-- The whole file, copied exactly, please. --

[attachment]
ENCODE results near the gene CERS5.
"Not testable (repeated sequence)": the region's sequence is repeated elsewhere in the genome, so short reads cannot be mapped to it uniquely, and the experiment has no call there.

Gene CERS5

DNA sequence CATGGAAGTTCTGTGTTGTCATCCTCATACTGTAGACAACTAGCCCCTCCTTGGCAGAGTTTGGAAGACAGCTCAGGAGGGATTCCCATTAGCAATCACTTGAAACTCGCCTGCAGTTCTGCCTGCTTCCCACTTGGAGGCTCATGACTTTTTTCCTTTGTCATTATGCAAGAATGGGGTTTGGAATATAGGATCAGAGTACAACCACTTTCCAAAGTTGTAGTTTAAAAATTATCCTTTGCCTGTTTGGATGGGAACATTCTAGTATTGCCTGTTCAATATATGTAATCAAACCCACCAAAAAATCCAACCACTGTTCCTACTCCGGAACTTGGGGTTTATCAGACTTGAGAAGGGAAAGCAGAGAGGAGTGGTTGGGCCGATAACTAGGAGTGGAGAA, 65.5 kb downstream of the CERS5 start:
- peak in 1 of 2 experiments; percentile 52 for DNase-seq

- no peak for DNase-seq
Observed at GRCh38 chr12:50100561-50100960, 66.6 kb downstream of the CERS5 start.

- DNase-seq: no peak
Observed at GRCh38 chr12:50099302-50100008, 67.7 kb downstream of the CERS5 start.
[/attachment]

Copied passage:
ENCODE results near the gene CERS5.
"Not testable (repeated sequence)": the region's sequence is repeated elsewhere in the genome, so short reads cannot be mapped to it uniquely, and the experiment has no call there.

Gene CERS5

DNA sequence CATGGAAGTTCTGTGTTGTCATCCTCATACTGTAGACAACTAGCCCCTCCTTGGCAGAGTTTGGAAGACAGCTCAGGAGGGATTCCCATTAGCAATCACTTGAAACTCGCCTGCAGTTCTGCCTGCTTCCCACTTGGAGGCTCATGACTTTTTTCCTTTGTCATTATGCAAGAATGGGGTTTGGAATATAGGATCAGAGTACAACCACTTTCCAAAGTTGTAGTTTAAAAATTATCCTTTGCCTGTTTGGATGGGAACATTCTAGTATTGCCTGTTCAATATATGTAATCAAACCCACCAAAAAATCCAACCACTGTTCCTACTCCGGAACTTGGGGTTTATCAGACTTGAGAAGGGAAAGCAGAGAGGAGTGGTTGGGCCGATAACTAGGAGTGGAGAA, 65.5 kb downstream of the CERS5 start:
- peak in 1 of 2 experiments; percentile 52 for DNase-seq

- no peak for DNase-seq
Observed at GRCh38 chr12:50100561-50100960, 66.6 kb downstream of the CERS5 start.

- DNase-seq: no peak
Observed at GRCh38 chr12:50099302-50100008, 67.7 kb downstream of the CERS5 start.